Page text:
Manchester United legend Gary Neville took his first voyage into management earlier this month when he was appointed as head coach at Valencia.
The 40-year-old, who won eight Premier League titles as United’s star right-back between the early 1990s and 2011, only joined Valencia on a short-term deal until the end of the season.
Neville’s long-term future remains a topic rife with speculation. It makes perfect sense for him to be linked with an eventual return to Old Trafford, especially with United failing to impress under current boss Louis van Gaal.
It would be fair to say that many United fans are far from impressed with Van Gaal. The Dutchman is accused of ignoring the club’s attacking traditions and making the team boring to watch.
United have played out six 0-0 draws this season. They have already been knocked out of the Capital One Cup and the Champions League, while Saturday’s 2-1 loss to Bournemouth left them clinging on to fourth place in the Premier League – they will drop to fifth if Tottenham Hotspur beat Newcastle on Sunday afternoon.
Assistant manager Ryan Giggs, who made 963 appearances during a glittering United career, is an obvious candidate to take over once Van Gaal moves on.
However, fellow club legend Neville is not far behind Giggs on the list of natural successors to the Old Trafford throne.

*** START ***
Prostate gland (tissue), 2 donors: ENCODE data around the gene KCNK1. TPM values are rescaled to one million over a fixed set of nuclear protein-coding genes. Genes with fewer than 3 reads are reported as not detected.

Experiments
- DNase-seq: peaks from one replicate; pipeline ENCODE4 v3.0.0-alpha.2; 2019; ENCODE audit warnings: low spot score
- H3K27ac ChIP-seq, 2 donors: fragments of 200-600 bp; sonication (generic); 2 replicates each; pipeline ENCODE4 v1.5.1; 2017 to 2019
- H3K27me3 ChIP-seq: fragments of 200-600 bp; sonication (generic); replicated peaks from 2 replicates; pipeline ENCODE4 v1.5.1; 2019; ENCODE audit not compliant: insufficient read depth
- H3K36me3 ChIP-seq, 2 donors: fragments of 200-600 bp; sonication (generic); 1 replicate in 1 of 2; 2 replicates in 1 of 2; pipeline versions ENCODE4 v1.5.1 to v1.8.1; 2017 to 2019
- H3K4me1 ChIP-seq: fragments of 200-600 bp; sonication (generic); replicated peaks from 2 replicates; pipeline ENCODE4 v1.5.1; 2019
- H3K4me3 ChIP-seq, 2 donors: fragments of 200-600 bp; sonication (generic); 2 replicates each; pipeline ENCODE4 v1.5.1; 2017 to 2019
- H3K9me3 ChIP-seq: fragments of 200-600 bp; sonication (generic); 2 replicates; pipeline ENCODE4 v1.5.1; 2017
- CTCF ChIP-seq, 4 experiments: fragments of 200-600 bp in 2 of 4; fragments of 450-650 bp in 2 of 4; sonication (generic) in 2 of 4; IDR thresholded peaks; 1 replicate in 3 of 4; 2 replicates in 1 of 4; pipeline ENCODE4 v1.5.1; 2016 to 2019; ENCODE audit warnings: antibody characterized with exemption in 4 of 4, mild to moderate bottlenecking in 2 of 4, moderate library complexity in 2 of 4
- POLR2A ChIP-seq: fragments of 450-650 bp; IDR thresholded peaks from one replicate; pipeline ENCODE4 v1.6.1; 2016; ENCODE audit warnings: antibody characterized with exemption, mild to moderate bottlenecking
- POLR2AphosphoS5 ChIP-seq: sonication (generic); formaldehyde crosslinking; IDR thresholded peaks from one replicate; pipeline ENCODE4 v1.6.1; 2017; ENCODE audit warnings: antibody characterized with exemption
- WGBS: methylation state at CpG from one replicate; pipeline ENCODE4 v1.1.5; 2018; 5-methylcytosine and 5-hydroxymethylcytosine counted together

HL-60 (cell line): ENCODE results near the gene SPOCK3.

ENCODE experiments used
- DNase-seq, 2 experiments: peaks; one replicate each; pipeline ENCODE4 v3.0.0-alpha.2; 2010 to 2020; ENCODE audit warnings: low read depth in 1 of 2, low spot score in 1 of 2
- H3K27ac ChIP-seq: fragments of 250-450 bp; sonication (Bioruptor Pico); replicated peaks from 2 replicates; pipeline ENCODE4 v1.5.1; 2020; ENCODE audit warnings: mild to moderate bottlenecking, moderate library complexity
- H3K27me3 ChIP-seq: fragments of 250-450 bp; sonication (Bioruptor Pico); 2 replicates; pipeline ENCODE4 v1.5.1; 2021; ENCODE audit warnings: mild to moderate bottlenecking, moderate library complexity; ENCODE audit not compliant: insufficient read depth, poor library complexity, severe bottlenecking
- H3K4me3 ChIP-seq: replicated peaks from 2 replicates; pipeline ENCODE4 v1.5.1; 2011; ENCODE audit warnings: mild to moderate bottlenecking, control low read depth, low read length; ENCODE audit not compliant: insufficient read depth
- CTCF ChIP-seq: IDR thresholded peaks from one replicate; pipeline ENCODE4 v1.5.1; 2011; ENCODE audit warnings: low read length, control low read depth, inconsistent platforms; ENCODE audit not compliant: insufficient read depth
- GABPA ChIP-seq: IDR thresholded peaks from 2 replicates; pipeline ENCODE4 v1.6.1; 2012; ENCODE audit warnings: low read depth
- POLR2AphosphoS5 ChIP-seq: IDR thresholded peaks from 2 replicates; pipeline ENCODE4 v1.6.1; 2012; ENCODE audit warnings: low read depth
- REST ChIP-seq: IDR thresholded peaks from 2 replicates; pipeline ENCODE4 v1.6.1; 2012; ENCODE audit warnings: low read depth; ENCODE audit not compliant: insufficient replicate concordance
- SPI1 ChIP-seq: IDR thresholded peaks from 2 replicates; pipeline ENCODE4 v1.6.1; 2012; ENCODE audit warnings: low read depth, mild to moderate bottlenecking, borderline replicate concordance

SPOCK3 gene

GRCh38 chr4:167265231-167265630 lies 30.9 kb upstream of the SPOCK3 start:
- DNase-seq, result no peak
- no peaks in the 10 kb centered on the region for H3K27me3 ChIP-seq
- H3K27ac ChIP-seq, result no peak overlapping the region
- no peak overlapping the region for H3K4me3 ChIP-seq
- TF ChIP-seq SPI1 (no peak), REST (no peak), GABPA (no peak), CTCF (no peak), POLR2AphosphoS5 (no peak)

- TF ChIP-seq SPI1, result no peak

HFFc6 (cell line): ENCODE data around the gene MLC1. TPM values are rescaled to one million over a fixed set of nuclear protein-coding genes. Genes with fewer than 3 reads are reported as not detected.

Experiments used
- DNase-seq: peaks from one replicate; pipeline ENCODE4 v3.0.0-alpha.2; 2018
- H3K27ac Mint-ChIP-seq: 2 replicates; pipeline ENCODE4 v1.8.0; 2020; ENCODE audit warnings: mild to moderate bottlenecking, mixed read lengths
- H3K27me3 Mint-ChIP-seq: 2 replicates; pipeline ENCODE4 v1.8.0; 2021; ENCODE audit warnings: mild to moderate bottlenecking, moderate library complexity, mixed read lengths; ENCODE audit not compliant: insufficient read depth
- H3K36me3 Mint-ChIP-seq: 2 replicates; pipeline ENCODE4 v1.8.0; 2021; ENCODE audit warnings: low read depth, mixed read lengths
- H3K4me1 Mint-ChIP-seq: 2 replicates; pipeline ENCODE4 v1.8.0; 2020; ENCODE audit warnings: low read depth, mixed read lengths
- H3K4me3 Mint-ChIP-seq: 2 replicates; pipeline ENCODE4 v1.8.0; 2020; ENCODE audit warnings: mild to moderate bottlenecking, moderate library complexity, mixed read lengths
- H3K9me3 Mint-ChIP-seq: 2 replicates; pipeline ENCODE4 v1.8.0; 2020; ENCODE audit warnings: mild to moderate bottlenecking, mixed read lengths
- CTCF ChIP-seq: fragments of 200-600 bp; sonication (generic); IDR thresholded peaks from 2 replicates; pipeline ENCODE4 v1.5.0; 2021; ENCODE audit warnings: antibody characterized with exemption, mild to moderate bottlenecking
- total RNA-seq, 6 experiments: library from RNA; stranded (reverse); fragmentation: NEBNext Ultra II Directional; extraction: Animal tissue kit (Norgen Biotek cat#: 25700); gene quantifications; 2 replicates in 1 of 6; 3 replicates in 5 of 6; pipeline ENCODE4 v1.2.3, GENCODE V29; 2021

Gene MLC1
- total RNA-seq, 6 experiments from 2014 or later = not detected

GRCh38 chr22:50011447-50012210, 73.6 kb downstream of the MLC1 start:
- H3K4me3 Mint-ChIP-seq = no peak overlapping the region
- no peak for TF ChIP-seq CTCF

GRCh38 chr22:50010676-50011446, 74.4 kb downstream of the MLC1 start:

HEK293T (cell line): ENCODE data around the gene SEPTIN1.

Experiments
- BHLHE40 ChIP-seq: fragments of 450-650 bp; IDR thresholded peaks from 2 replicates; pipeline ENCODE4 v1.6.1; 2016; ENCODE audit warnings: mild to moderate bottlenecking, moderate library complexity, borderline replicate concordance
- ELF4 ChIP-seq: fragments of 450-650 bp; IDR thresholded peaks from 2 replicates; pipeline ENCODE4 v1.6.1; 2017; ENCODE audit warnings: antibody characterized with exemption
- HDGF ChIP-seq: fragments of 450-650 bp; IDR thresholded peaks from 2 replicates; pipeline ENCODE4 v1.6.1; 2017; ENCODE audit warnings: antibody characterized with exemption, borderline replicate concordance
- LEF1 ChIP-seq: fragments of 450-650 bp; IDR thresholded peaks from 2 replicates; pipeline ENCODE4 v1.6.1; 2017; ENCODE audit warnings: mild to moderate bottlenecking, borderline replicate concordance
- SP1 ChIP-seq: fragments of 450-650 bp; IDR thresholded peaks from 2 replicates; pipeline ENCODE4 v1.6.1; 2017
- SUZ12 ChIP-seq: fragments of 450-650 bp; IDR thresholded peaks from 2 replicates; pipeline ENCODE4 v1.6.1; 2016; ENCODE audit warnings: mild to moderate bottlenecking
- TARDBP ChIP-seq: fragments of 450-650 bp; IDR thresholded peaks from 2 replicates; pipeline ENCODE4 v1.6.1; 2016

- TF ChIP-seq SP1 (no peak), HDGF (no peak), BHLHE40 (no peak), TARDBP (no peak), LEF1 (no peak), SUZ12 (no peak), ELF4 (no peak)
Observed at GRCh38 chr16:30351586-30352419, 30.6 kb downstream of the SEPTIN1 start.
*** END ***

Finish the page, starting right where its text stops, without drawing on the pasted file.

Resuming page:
Does Neville want the job though? Sky Sports‘ Spanish football expert Guillem Balague asked him whether he plans to return to United as manager. His response was emphatic.
“No, I don’t see myself managing Manchester United at all,” Neville told Balague in an exclusive interview. “I know what I want to do in my life, and that’s not something that’s in my mind.
“From my point of view, this is important for me and a valuable experience. I’m aware I need to succeed. Succeeding for me would be knowing these players have improved dramatically.
“Results come and go, I know we’re in a results-driven business, but I have never looked at football like that since I’ve finished playing. I did when I was a player. As a part-owner, I think about moving forward in the next five, ten years.”